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Spokane, Washington  Est. May 19, 1883
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McQuilkin moves up

When he’s hiring a coach and checking out references, Whitworth athletic director Scott McQuilkin has what he calls “the 20-minute wall test.”

At Pirates basketball games, McQuilkin will normally position himself under the clock along the southwest wall of the fieldhouse, where he’s “open for business.” Maybe someone from the campus or community will need his ear; maybe a coach from another sport has a problem.

So after confirming an applicant’s coaching bona fides, McQuilkin asks the reference, “If I see this person coming up to me and I know I’m going to be sharing a wall for the next 20 minutes, am I going to enjoy it?”

Not a bad tip for the search committee tasked with finding McQuilkin’s replacement.

Get a guy who shares good wall.

Yes, the other cleat dropped Thursday at Whitworth University. It didn’t carry the aftershocks of school president Bill Robinson’s announcement a few days ago that this would be his last year on campus, except perhaps in Graves Gym and Westminster Hall and the fieldhouse – or any of the fields where the Pirates have become the most successful broad-based small college athletic program in the Northwest.

After 15 years as A.D., McQuilkin is answering Robinson’s call to become Whitworth’s acting vice president of institutional advancement, the point person for fundraising for capital projects like a planned science building. It’s an appointment with a built-in do-over: If either Robinson’s successor or McQuilkin isn’t comfortable with the fit, he can go back to being the public address announcer at track meets – one of the many duties not spelled out in an NCAA Division III athletic director’s job description, but which fall to him anyway.

But it’s likely permanent, and in its own way as unsettling a change at Whitworth as Robinson’s leave-taking.

Certainly, at least, for McQuilkin himself.

“Outside of the three years I spent at Penn State (where he took his doctorate), I’ve been on this side of campus for 29 years,” he said. “I courted my wife here, I played baseball, coached, taught. My kids have grown up on the sidelines of Whitworth athletic events. My office has always overlooked our fields – and we have nice fields, and I’ve had a great view. So there’s some risk in moving away from that.”

For the department, too, where the stability has replaced the relative chaos of two decades ago.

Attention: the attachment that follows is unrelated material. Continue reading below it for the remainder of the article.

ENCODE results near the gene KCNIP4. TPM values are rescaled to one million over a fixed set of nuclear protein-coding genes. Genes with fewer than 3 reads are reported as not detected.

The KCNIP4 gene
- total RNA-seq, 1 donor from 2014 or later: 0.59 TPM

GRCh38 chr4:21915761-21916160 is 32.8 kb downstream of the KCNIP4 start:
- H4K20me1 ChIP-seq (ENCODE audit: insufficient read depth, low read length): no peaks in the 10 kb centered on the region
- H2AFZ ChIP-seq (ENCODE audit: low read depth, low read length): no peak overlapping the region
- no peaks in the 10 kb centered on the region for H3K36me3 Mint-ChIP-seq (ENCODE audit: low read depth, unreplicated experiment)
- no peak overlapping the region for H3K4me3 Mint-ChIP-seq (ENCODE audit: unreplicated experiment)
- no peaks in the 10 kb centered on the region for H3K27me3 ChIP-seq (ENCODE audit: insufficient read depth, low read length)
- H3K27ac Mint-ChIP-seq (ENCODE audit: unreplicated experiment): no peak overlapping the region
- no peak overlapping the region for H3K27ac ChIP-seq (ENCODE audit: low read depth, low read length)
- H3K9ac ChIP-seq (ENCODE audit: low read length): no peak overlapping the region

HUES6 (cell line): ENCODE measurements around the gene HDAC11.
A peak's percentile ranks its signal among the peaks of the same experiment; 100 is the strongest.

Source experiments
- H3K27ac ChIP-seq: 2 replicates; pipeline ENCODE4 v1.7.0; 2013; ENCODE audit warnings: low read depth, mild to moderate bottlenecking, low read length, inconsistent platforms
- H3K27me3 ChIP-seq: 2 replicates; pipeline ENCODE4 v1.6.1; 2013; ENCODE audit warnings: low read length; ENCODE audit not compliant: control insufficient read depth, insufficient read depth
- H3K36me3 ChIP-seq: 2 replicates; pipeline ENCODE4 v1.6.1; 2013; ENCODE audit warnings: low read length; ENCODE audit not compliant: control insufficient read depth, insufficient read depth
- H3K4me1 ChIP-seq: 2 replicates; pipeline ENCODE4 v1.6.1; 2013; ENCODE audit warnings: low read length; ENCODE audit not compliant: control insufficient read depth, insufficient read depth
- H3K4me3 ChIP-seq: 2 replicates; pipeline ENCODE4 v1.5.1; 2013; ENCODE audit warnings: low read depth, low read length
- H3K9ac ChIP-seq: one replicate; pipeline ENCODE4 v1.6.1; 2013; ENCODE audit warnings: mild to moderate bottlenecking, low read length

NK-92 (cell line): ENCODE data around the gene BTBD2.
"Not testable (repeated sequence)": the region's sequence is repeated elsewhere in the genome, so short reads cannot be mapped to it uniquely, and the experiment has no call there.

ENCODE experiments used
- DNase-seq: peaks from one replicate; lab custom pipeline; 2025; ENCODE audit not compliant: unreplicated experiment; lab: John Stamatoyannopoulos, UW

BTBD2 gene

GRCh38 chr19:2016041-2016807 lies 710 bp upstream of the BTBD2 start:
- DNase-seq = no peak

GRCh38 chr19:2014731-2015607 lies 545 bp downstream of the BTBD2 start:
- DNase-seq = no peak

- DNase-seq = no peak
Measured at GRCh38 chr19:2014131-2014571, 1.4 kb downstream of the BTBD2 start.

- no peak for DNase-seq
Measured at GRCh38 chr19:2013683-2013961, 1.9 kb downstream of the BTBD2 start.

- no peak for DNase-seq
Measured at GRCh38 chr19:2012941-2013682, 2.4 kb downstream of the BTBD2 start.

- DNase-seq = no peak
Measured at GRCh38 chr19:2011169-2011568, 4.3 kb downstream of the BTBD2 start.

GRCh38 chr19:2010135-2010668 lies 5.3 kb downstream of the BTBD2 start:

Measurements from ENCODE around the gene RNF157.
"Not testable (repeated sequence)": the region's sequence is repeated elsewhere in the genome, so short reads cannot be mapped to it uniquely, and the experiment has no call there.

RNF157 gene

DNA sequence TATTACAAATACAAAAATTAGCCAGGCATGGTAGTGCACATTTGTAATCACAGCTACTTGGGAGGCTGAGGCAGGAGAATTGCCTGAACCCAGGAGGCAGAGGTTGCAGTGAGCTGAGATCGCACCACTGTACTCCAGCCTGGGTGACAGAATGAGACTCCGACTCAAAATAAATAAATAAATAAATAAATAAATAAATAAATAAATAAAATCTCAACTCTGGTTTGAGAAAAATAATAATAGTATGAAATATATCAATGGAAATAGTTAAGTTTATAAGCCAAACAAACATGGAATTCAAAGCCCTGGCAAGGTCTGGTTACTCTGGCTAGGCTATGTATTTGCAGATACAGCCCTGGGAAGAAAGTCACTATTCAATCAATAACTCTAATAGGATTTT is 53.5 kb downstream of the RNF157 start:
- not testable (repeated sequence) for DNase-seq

Previous to McQuilkin’s appointment in 1995, there had been 10 athletic directors in the previous 26 years. In 1985, at the age of 22, McQuilkin was named interim baseball coach … under an interim A.D. … working alongside interim coaches in men’s basketball and volleyball.

Now, the average head coach’s stay is 12 years, but McQuilkin didn’t bring them in only because they passed the wall test. All but one coach with a tenure more than a year has won a Northwest Conference championship, and the school has won the last two NWC all-sports trophies. Despite some of Division III’s mystifying selection decisions, the Pirates are starting to be a postseason player, as well.

“Our coaches,” McQuilkin said, “feel valued. That’s not true everywhere, even at this level.”

And the school has given its athletes places to excel. A softball/soccer complex and a tennis bubble went up on McQuilkin’s watch. Arnie Tyler, who goes into Whitworth’s hall of fame this month, somehow coached 25 All-Americans when the Pine Bowl “track” was an impassable weed patch; now the Pirates have a beautiful all-weather oval and were third in the nation last year.

Somewhere along the line – and Robinson’s arrival cemented it – the school finally realized athletics enhanced both enrollment and campus life, and could further the educational mission. Carrying out that mission has been McQuilkin’s grail.

“There are higher values than winning,” McQuilkin said, “but we’ve been very clear that we want to hang championship banners. There is a notion out there that if you’re great in athletics somehow you may have compromised yourself intellectually and I flat out don’t subscribe to that.”

Nonetheless, he enjoys a healthy perspective as necessary at Whitworth as a good pre-meal blessing. As much as he enjoys the banners, he admires how often his coaches are invited to their athletes’ weddings. And he’ll caution his eventual successor – the Pirates will appoint an acting A.D. soon – that he will wear many hats.

“This is how it is in Division III: If a 2-year-old throws up in the bleachers, I’m the guy with the towel,” he laughed. “There’s no way you’ll ever get a sense of self-importance.

“It’s a small shop. And that’s a good thing.”

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